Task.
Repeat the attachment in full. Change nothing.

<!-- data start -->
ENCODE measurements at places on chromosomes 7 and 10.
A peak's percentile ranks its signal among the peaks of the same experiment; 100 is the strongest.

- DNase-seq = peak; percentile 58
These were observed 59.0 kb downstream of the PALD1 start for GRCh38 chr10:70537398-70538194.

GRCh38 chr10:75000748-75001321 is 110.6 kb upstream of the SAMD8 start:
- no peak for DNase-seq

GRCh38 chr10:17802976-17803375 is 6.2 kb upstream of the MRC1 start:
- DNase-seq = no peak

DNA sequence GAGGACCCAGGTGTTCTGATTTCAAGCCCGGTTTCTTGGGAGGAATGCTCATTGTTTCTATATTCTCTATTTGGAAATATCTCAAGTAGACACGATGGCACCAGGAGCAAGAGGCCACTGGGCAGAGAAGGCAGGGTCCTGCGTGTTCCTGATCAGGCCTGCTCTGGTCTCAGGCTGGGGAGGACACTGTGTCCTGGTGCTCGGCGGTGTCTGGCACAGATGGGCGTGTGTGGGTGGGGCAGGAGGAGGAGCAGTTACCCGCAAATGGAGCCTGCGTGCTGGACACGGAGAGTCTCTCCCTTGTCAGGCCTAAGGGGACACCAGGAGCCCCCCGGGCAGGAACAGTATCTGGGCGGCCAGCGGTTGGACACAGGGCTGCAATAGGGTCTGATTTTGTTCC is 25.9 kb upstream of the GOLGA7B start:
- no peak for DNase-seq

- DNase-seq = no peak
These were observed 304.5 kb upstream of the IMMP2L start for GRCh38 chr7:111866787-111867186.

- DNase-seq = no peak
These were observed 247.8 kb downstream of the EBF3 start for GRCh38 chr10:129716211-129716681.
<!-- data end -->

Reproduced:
ENCODE measurements at places on chromosomes 7 and 10.
A peak's percentile ranks its signal among the peaks of the same experiment; 100 is the strongest.

- DNase-seq = peak; percentile 58
These were observed 59.0 kb downstream of the PALD1 start for GRCh38 chr10:70537398-70538194.

GRCh38 chr10:75000748-75001321 is 110.6 kb upstream of the SAMD8 start:
- no peak for DNase-seq

GRCh38 chr10:17802976-17803375 is 6.2 kb upstream of the MRC1 start:
- DNase-seq = no peak

DNA sequence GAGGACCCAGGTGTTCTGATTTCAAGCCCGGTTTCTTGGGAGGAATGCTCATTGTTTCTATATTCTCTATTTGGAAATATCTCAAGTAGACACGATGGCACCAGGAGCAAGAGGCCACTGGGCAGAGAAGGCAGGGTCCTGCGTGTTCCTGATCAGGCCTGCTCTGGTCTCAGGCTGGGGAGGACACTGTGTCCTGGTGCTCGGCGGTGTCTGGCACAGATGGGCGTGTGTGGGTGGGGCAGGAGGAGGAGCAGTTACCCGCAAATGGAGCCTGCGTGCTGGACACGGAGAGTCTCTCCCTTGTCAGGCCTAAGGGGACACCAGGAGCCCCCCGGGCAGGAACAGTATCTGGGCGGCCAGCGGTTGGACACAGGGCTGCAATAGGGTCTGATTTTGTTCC is 25.9 kb upstream of the GOLGA7B start:
- no peak for DNase-seq

- DNase-seq = no peak
These were observed 304.5 kb upstream of the IMMP2L start for GRCh38 chr7:111866787-111867186.

- DNase-seq = no peak
These were observed 247.8 kb downstream of the EBF3 start for GRCh38 chr10:129716211-129716681.